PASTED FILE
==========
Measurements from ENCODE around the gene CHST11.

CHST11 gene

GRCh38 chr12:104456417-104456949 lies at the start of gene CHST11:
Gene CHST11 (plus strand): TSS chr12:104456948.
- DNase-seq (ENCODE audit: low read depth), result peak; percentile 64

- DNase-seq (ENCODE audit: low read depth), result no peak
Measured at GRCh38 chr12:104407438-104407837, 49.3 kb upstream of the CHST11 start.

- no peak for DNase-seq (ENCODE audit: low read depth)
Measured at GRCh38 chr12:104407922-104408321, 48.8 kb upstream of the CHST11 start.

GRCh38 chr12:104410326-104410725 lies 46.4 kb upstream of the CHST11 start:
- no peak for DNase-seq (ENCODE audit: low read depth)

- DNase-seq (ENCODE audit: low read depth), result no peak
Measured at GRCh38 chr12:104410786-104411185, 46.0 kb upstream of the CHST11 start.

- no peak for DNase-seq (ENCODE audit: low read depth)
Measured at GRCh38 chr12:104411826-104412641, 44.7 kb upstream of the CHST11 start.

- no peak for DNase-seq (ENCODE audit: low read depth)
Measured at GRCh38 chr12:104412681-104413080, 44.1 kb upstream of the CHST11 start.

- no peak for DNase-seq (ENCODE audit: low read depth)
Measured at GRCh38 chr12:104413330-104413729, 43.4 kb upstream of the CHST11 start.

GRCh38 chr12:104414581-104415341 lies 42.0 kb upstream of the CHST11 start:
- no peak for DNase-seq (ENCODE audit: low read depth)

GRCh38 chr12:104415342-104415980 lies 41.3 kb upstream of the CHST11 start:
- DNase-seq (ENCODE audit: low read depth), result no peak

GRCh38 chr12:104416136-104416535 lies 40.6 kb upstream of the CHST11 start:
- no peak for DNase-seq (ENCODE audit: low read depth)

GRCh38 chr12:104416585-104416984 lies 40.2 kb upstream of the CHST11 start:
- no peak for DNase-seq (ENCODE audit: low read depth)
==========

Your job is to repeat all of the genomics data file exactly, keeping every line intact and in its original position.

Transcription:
Measurements from ENCODE around the gene CHST11.

CHST11 gene

GRCh38 chr12:104456417-104456949 lies at the start of gene CHST11:
Gene CHST11 (plus strand): TSS chr12:104456948.
- DNase-seq (ENCODE audit: low read depth), result peak; percentile 64

- DNase-seq (ENCODE audit: low read depth), result no peak
Measured at GRCh38 chr12:104407438-104407837, 49.3 kb upstream of the CHST11 start.

- no peak for DNase-seq (ENCODE audit: low read depth)
Measured at GRCh38 chr12:104407922-104408321, 48.8 kb upstream of the CHST11 start.

GRCh38 chr12:104410326-104410725 lies 46.4 kb upstream of the CHST11 start:
- no peak for DNase-seq (ENCODE audit: low read depth)

- DNase-seq (ENCODE audit: low read depth), result no peak
Measured at GRCh38 chr12:104410786-104411185, 46.0 kb upstream of the CHST11 start.

- no peak for DNase-seq (ENCODE audit: low read depth)
Measured at GRCh38 chr12:104411826-104412641, 44.7 kb upstream of the CHST11 start.

- no peak for DNase-seq (ENCODE audit: low read depth)
Measured at GRCh38 chr12:104412681-104413080, 44.1 kb upstream of the CHST11 start.

- no peak for DNase-seq (ENCODE audit: low read depth)
Measured at GRCh38 chr12:104413330-104413729, 43.4 kb upstream of the CHST11 start.

GRCh38 chr12:104414581-104415341 lies 42.0 kb upstream of the CHST11 start:
- no peak for DNase-seq (ENCODE audit: low read depth)

GRCh38 chr12:104415342-104415980 lies 41.3 kb upstream of the CHST11 start:
- DNase-seq (ENCODE audit: low read depth), result no peak

GRCh38 chr12:104416136-104416535 lies 40.6 kb upstream of the CHST11 start:
- no peak for DNase-seq (ENCODE audit: low read depth)

GRCh38 chr12:104416585-104416984 lies 40.2 kb upstream of the CHST11 start:
- no peak for DNase-seq (ENCODE audit: low read depth)